VA pays back $400M in mortgage fees to improperly charged veterans
The Department of Veterans Affairs distributed more than $400 million in refunded home loan fees after finding exempt borrowers were mistakenly charged due to clerical errors related to their disability status.
"VA staff worked diligently through the summer reviewing 130,000 cases, which is an average of 16,000 loans reviewed per week. This effort included loans dating back nearly 20 years," VA Secretary Robert Wilkie said in a press release.
The VA found origination fees were charged correctly in the majority of cases. However, some errors occurred in situations where veterans' exemption status changed following the issuance of a disability rating after their loan closed.
Veterans eligible to receive disability pay — or who would be if they didn't receive other compensation — are exempt from the fees, as are surviving spouses of veterans who died due to service-related disabilities.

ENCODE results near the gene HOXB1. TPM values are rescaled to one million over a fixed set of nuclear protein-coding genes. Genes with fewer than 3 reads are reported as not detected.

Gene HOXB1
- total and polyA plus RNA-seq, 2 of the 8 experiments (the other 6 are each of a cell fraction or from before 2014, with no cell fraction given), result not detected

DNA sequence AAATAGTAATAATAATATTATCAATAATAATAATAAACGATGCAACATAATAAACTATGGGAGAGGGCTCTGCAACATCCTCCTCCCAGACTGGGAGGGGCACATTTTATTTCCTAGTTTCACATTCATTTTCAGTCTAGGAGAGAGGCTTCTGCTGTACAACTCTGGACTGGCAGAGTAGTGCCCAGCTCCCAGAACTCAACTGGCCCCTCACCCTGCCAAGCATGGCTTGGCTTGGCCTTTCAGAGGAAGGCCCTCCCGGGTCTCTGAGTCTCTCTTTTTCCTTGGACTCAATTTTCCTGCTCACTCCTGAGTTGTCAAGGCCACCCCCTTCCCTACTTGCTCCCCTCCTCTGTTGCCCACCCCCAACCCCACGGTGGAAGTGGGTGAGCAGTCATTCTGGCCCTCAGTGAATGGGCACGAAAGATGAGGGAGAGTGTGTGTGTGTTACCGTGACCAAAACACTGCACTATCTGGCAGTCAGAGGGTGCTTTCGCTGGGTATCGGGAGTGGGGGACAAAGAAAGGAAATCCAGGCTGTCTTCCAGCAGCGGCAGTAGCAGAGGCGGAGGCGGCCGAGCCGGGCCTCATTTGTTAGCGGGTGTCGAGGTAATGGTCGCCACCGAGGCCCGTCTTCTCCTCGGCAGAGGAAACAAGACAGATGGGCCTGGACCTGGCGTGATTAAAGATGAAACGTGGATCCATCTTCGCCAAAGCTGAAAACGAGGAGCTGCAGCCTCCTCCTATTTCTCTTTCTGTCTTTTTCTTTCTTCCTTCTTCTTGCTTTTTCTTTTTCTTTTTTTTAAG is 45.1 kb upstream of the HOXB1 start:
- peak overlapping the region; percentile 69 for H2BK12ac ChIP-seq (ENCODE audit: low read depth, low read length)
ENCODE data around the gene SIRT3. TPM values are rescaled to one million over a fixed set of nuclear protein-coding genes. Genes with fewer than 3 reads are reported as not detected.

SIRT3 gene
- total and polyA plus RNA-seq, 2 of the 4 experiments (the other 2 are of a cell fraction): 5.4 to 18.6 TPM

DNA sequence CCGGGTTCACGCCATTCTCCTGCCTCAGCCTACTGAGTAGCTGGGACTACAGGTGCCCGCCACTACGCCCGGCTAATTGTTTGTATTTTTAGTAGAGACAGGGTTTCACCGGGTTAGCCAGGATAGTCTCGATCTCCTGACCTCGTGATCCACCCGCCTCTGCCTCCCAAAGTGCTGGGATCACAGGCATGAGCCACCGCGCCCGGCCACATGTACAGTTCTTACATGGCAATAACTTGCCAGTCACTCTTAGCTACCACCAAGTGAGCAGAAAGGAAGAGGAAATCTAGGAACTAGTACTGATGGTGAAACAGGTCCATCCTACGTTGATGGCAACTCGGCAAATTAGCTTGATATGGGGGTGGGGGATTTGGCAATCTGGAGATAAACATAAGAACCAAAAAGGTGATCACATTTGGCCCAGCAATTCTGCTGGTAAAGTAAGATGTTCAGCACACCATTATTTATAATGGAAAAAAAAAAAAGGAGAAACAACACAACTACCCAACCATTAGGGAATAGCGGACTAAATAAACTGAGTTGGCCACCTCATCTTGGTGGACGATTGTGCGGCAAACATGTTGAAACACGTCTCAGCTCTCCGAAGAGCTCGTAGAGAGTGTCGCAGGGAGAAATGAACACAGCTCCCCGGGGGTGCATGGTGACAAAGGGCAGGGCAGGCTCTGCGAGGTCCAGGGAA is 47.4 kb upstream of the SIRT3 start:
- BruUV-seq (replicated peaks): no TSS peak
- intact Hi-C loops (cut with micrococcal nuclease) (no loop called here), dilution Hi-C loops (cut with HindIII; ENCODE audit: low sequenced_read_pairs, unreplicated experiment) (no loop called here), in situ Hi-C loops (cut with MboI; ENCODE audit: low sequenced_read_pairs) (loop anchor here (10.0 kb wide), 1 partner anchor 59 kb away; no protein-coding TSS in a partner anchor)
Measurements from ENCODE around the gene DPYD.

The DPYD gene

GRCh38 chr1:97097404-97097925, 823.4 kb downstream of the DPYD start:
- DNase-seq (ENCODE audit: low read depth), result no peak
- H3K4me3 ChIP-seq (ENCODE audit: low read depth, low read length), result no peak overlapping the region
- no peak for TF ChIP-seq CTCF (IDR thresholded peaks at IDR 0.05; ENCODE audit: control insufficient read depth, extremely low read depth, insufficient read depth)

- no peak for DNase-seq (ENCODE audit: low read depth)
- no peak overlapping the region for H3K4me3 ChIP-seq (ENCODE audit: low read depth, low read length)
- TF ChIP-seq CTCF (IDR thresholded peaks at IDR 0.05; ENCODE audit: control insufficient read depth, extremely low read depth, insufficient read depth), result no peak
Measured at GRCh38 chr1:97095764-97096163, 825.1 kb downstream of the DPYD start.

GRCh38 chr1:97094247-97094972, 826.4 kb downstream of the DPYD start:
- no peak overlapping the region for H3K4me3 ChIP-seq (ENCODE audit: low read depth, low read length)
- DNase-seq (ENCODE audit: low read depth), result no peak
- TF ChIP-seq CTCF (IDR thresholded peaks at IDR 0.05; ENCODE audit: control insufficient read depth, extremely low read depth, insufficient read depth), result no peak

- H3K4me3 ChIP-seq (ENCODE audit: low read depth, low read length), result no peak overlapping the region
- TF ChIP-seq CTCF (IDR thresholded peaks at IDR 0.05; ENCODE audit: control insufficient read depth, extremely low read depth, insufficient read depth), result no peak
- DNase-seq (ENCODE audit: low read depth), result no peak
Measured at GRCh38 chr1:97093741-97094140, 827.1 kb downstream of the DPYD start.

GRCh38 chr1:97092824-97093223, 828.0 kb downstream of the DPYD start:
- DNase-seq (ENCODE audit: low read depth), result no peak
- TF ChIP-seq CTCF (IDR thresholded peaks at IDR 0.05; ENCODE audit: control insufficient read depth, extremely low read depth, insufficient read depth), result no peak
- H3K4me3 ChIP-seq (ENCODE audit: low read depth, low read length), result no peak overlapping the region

The VA directs mortgage lenders to ask all veterans without written exemptions if they have a pending claim for disability compensation, including any predischarge claims.
The fees the VA charges those who lack exemptions help defray the cost of the government agency's mortgage guaranty.
Fees for those without exemptions are based on a percentage of the loan amount and vary by loan type, down payment, military category, and whether a person is getting a VA mortgage for the first time or not.
Fee amounts can range from 0.5% to 3.3% and be financed or paid in cash. Fees are higher for lower down payments, service members in the National Guard or Reserves and — in many cases — subsequent uses of the loan program.